Do you ever think about your breath?
If you don’t, I want you to take a second and focus on it.
Close your eyes and pay attention to what it feels like to breathe in and out for 10 seconds.
Notice what the air feels like as it enters your nose.
Pay attention to it as it expands your lungs and pushes out your stomach and causes your chest to rise.
Slow it down and feel the expansion and contraction as you breathe in deeply, and exhale completely.
Increased breathing is a part of our fight or flight response.
As our breathing becomes more rapid with anxiety, fear, or stress, it increases the oxygen level in our bloodstream so we are better prepared to bolt.
At the same time, this throws off the balance of chemicals in our body and changes other functions-heart rate, muscle tension, and blood pressure.
Once upon a time, this response would be triggered by physical danger, and was therefore useful and essential for our survival as early humans.
But now, although we are no longer facing physical danger at every turn, our fight or flight response is still being triggered reactively.
Our brain interprets even unpleasant emotion as dangerous and threatening.
The anxiety over what other people might think of us, the fear of rejection, the stress of trying something new or making a change in our lives-all of these feelings translate as threats to our safety according to our brain.
And we feel the physical response in our bodies.
I work with my clients to understand the mental and emotional piece of this process and learn how to affect, manage, and change it.
It’s a skill that takes practice and consciousness.
But it can start with our breath.
Next time you are feeling this response triggered, or feeling any unpleasant emotion like overwhelm, stress, anxiety, fear, or the like, try pausing for a few seconds to take 3 to 5 slow, deep breaths.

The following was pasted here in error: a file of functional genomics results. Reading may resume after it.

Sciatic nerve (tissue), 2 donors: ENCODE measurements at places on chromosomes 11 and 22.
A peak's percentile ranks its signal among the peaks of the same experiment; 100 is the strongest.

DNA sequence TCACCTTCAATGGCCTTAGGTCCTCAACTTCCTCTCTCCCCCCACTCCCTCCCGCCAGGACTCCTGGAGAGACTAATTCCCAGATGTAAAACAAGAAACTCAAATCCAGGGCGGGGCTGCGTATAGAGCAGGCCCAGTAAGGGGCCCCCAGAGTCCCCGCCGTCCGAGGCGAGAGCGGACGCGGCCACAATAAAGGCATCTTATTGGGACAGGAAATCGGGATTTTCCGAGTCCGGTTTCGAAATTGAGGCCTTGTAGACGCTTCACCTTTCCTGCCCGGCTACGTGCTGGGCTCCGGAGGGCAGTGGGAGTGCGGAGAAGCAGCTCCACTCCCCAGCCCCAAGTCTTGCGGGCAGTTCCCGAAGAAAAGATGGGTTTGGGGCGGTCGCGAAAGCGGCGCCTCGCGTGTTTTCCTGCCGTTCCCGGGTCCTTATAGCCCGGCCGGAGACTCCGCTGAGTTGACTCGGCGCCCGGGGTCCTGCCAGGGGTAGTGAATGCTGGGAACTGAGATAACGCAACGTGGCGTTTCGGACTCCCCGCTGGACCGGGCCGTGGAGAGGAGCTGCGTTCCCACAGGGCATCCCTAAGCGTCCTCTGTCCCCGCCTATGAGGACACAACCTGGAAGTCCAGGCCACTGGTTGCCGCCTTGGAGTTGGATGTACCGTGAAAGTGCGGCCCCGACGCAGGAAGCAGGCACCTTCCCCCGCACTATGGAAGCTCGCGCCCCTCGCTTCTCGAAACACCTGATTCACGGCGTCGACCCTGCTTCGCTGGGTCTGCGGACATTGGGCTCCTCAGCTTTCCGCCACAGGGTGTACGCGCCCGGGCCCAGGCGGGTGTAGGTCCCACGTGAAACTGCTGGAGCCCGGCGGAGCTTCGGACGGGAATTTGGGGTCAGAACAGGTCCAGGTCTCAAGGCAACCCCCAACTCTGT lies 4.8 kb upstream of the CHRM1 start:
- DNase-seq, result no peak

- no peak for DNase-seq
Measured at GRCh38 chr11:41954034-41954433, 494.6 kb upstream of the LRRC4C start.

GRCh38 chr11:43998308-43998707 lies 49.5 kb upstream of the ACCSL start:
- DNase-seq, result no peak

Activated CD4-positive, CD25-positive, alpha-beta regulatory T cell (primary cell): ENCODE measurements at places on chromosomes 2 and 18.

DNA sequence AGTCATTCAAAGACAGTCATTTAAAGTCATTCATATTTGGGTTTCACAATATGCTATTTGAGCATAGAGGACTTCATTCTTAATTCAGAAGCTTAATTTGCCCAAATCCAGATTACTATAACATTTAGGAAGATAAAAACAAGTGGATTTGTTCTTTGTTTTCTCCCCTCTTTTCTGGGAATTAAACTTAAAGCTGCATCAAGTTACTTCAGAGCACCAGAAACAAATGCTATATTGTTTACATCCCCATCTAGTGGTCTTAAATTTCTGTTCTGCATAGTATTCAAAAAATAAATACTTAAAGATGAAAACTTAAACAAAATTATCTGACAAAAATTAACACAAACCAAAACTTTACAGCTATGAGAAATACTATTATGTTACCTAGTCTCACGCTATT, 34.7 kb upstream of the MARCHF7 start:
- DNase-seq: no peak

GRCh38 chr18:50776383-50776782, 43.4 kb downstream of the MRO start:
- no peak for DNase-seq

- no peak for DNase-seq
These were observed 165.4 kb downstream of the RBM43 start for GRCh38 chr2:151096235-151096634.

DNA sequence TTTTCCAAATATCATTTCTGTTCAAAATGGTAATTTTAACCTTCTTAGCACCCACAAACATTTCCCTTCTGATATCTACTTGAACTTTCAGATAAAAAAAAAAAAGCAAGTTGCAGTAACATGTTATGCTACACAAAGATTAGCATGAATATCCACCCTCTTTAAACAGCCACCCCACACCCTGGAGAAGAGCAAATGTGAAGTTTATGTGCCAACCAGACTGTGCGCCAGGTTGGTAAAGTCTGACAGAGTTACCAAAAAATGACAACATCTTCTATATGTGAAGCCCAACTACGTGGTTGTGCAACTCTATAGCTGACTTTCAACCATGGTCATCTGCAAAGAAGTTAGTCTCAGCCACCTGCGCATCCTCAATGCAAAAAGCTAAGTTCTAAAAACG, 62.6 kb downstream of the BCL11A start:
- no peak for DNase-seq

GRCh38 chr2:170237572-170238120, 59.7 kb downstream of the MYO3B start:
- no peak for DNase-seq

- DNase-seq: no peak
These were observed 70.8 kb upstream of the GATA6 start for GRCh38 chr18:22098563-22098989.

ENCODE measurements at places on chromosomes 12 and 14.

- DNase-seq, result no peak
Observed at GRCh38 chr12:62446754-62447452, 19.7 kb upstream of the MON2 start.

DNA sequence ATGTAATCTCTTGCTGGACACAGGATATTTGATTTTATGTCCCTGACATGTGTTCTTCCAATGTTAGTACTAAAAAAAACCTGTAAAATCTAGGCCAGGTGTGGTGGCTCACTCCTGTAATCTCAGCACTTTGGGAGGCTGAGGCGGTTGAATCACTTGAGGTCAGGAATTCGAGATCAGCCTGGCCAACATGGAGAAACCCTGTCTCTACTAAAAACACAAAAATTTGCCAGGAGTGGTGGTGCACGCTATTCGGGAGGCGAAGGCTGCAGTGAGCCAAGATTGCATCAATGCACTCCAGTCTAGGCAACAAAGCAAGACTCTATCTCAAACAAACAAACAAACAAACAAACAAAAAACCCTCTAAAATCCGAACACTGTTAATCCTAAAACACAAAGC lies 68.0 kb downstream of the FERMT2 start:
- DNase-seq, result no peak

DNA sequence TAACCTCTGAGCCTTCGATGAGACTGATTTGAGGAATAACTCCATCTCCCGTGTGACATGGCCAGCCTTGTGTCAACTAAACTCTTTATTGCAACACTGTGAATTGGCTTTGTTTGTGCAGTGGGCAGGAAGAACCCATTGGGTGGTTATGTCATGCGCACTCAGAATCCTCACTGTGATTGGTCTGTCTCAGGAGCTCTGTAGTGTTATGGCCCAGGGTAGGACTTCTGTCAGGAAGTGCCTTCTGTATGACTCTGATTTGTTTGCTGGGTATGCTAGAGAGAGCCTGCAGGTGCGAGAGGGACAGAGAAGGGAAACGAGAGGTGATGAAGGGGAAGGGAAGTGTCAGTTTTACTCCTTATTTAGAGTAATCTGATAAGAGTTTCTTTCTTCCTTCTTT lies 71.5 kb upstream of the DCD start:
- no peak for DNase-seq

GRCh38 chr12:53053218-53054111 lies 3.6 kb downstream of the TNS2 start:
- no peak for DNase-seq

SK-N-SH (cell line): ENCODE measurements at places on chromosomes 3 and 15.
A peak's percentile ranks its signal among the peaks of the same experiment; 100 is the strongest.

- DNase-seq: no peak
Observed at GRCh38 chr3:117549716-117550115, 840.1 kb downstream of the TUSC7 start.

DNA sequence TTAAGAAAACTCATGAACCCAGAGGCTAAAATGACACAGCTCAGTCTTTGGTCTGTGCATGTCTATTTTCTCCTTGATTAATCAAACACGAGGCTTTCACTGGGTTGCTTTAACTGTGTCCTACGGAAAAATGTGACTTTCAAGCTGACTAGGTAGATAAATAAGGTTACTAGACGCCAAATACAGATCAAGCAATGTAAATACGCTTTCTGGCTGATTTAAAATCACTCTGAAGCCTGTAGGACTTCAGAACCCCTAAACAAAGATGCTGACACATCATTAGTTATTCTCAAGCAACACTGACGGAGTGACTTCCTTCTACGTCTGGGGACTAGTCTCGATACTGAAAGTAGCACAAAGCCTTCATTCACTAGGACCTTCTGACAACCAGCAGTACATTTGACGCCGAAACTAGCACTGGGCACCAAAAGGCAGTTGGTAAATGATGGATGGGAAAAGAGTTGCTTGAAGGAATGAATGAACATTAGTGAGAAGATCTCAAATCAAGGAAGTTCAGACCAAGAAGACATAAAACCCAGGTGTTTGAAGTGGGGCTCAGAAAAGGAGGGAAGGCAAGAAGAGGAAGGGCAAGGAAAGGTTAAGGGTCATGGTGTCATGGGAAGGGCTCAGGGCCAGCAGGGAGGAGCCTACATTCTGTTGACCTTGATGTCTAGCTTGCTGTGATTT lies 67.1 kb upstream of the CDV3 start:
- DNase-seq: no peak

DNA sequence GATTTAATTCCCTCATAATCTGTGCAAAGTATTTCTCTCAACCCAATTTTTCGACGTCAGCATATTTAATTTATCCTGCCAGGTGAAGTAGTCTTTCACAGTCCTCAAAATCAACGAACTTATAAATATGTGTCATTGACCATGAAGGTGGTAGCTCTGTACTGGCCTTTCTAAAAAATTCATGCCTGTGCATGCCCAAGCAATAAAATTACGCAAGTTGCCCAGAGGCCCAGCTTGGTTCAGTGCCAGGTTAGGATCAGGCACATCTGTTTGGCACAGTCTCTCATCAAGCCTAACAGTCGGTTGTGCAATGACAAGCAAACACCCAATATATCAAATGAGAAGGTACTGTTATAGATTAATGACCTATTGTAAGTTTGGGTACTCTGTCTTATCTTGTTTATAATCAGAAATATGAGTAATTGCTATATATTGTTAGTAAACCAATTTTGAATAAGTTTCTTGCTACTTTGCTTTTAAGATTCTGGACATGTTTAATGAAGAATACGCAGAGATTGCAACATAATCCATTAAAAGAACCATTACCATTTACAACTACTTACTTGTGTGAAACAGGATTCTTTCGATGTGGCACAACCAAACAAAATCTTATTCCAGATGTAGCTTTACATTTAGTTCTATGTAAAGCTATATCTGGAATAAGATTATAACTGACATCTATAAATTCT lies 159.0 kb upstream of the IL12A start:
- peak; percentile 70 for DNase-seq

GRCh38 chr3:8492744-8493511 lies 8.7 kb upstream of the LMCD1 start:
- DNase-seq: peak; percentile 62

Breathing won’t eliminate the emotions, but it can give you a chance to take a beat, reconnect to the present moment, and be more conscious of the way you want to react.
Think about a situation where one of your children disobeys you and what would happen if before reacting, you took 3 deep breaths?
Imagine you realize that you forgot to do something important for work and as you feel the anxiety or embarrassment rise, you take 3 deep breaths?
Picture a time where you feel bored or restless or inadequate and head to the pantry to find some chocolate to eat, even though it’s not on your plan.
If you were to stop and take 3 deep breaths before opening the pantry door, what would happen next?
Deep breathing is not the quick fix to all of your problems, but it is a tool that can help you find some connection to your consciousness.
And conscious awareness of our thoughts, feelings and actions, is the beginning of real change.
It truly all begins with our thoughts.